Experts of Emergency Response Planning

It was the morning of 28th March 2017. Debbie, a category four cyclone was about to wreak havoc in Queensland, Australia. Dark clouds and gush of gale-wind through the empty streets of the coastal town of Bowen in Queensland were the heralds of Debbie. Fearing the landfall of Debbie, Annastacia Palaszczuk, the Premier of Queensland had already requested Bowen’s citizens to evacuate the town. The cyclone finally hit Bowen affecting the town’s power and water supplies, and as a result, the family practice at Queens Beach Medical Center had no option but to close its doors. Alicia Fletcher, a practice manager of Queens Beach Medical Centre in Bowen, recalled the event and the reliance of the community on their local family medical practice. Luckily, the practice had an emergency response and business continuity plan in place and despite power outage lasting for a week, the facility was able to get up and running and able to serve their local community faster than anticipated. According to Fletcher, behind Queens Beach Medical Centre’ endurance against natural disaster lies an effective emergency response plan that she had laid down with the help of the ResilienceTec platform. The plan enabled the practice to build their plan with expert guidance in emergency response planning.

“ResilienceTec takes companies through a stepwise process of considering every component that could lead to shutting off their business during a crisis,” comments John Anthony Williams, director of ResilienceTec. Reportedly, around 86 percent of healthcare facilities and businesses in the Australasia region struggle to keep their operations running after any significant natural disaster due to lack of forward planning. To remedy this situation, ResilienceTec has built an easy-to-use cloud-based ERPT (Emergency Response Planning Tool)—which was first launched in 2011 in New Zealand general practices and then in 2013 in partnership with Royal Australian College of General Practitioners (RACGP)—to provide business continuity best practice through risk evaluation and emergency and pandemic response planning. In the latest version of the platform, ResilienceTec combines expertise from a multitude of industry thought leaders to help SMEs prepare for unplanned business interruptions.

Once a prospective client onboard themselves directly on resiliencetec. com, they can schedule a video call to seek assistance for the entire set up process and all other necessary modules, including in-depth cybersecurity components. It takes somewhere between three and four hours for users to complete the initial planning using the intuitive platform. The ERPT’s user-friendly interface guides users through the process and asks all the right questions so that the organisation is prepared for an unplanned event. According to Williams, “It means clients’ businesses will be nimble in the face of unplanned events, allowing them to survive, succeed, and thrive in the wake of a cyberattack, telecommunications failure, power loss, theft, natural disasters, and even viral outbreaks, regardless of an organization’s industry, or geography.”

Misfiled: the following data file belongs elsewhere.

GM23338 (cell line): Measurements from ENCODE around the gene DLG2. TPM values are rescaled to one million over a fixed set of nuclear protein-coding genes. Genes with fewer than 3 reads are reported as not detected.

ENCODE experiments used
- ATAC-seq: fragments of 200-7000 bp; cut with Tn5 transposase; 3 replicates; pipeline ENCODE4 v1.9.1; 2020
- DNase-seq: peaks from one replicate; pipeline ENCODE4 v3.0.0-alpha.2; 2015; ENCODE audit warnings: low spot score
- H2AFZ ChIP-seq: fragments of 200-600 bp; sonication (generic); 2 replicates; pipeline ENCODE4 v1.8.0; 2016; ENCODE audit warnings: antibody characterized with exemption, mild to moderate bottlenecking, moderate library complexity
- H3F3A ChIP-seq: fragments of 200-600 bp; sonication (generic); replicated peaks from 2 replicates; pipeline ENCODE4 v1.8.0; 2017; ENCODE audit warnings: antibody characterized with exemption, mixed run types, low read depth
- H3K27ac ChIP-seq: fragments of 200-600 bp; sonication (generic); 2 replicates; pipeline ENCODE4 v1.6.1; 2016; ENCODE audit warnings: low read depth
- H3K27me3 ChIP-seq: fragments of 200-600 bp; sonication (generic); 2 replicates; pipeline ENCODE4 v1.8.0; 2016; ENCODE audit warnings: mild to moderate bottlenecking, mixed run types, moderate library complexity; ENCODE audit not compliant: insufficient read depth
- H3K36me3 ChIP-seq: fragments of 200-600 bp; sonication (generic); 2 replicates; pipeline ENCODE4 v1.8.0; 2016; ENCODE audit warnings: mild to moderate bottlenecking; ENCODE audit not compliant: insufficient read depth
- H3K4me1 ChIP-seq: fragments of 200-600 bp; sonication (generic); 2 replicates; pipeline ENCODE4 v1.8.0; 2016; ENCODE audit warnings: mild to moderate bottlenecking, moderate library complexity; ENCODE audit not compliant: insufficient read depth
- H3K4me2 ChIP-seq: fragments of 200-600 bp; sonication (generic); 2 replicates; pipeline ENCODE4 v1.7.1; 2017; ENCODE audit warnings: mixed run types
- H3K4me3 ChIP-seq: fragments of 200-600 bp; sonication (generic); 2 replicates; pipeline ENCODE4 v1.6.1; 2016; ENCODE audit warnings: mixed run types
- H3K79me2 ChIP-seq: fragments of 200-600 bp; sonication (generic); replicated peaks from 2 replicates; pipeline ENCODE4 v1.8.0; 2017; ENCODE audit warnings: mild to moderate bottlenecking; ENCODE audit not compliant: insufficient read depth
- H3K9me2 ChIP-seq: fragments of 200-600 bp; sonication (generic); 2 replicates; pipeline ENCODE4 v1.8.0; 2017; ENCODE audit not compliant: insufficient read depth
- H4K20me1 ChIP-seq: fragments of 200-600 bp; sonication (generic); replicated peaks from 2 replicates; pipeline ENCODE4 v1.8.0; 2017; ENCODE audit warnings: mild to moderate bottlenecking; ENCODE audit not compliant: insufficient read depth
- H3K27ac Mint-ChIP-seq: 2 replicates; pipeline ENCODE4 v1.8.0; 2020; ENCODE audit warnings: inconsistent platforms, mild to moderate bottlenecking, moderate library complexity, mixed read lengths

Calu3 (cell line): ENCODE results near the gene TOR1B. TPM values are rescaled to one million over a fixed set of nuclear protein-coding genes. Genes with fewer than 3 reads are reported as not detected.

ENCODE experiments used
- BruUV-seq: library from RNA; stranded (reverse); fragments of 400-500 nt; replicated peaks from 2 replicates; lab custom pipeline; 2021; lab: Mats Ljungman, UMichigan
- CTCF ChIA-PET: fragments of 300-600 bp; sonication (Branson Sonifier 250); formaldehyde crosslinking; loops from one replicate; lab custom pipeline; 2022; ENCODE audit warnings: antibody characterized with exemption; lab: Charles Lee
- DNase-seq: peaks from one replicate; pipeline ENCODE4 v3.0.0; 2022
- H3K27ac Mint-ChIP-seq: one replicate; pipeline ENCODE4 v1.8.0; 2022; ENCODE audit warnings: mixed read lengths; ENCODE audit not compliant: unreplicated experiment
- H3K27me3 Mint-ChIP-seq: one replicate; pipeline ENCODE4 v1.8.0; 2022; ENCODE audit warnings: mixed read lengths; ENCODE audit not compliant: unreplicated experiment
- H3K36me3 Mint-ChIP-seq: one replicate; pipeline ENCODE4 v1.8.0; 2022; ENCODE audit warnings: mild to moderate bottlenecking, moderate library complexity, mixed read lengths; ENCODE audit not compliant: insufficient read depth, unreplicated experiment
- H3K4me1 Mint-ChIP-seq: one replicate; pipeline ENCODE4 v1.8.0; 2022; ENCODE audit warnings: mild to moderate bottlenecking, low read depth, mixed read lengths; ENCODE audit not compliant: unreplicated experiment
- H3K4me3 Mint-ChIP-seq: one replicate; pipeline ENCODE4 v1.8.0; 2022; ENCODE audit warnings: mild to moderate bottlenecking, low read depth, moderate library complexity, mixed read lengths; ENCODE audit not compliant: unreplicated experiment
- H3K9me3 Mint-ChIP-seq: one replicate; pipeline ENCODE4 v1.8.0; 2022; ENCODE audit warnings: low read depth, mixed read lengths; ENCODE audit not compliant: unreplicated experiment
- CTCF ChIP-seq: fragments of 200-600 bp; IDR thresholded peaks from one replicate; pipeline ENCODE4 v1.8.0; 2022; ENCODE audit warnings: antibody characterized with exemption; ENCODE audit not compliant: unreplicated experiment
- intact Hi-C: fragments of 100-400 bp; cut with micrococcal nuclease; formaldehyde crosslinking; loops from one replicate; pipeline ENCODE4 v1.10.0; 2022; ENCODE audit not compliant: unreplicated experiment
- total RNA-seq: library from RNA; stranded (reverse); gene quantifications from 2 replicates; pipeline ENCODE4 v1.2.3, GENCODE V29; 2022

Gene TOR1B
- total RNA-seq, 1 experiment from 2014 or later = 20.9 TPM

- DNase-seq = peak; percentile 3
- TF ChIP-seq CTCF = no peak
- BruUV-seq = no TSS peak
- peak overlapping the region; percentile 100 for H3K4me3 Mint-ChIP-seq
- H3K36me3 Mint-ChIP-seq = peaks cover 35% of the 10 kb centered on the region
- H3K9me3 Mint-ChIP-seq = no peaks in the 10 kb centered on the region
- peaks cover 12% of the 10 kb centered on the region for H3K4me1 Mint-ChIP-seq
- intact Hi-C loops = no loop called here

The success and proven expertise of ResilienceTec have made the cloudbased ERPT popular among cyber and general insurer, and insurance brokers. These companies further recommend their customers to use ResilienceTec’s ERPT to lay down their own emergency response plan before underwriting an insurance policy. It also enables insurance providers to build relationships directly with the policyholders and differentiate their offering from other insurers and insurance brokers, and it helps mitigate the insurance providers risk, as they know if an organisation has used ResilienceTec, they have thought and prepared for any unplanned event possibilities.

In coming months, Williams highlights that his company will work toward improving the understanding and importance of emergency response and business continuity planning, including the impact of cybersecurity and cyber breaches on organizations. Recent changes in privacy legislation in Australia and pending in New Zealand will mean organizations will need to report data breaches, and this can be very important for the organization’s reputation and support of their customer base. It is becoming more crucial for organizations to think about all risks to them functioning as an organization and put a plan in place to help them recover as quickly as possible after an unplanned event.

John Anthony Williams